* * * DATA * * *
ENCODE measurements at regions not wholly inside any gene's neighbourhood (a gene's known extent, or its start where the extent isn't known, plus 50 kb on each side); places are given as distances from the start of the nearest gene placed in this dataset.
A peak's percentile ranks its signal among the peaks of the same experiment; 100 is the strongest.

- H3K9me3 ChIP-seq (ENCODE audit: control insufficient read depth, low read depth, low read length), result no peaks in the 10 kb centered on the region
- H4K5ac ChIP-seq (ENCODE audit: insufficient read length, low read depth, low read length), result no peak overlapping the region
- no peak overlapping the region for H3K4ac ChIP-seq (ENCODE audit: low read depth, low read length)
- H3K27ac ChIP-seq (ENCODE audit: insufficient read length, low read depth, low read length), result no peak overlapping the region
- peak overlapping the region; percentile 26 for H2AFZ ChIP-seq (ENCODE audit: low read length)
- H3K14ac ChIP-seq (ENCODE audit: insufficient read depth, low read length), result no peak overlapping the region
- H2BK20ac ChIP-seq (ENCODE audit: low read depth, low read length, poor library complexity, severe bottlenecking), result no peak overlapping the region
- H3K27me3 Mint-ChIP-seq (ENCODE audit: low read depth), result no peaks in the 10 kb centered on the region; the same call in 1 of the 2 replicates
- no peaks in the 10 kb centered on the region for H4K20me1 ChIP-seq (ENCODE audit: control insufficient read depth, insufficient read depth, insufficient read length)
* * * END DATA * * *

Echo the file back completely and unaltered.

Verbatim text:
ENCODE measurements at regions not wholly inside any gene's neighbourhood (a gene's known extent, or its start where the extent isn't known, plus 50 kb on each side); places are given as distances from the start of the nearest gene placed in this dataset.
A peak's percentile ranks its signal among the peaks of the same experiment; 100 is the strongest.

- H3K9me3 ChIP-seq (ENCODE audit: control insufficient read depth, low read depth, low read length), result no peaks in the 10 kb centered on the region
- H4K5ac ChIP-seq (ENCODE audit: insufficient read length, low read depth, low read length), result no peak overlapping the region
- no peak overlapping the region for H3K4ac ChIP-seq (ENCODE audit: low read depth, low read length)
- H3K27ac ChIP-seq (ENCODE audit: insufficient read length, low read depth, low read length), result no peak overlapping the region
- peak overlapping the region; percentile 26 for H2AFZ ChIP-seq (ENCODE audit: low read length)
- H3K14ac ChIP-seq (ENCODE audit: insufficient read depth, low read length), result no peak overlapping the region
- H2BK20ac ChIP-seq (ENCODE audit: low read depth, low read length, poor library complexity, severe bottlenecking), result no peak overlapping the region
- H3K27me3 Mint-ChIP-seq (ENCODE audit: low read depth), result no peaks in the 10 kb centered on the region; the same call in 1 of the 2 replicates
- no peaks in the 10 kb centered on the region for H4K20me1 ChIP-seq (ENCODE audit: control insufficient read depth, insufficient read depth, insufficient read length)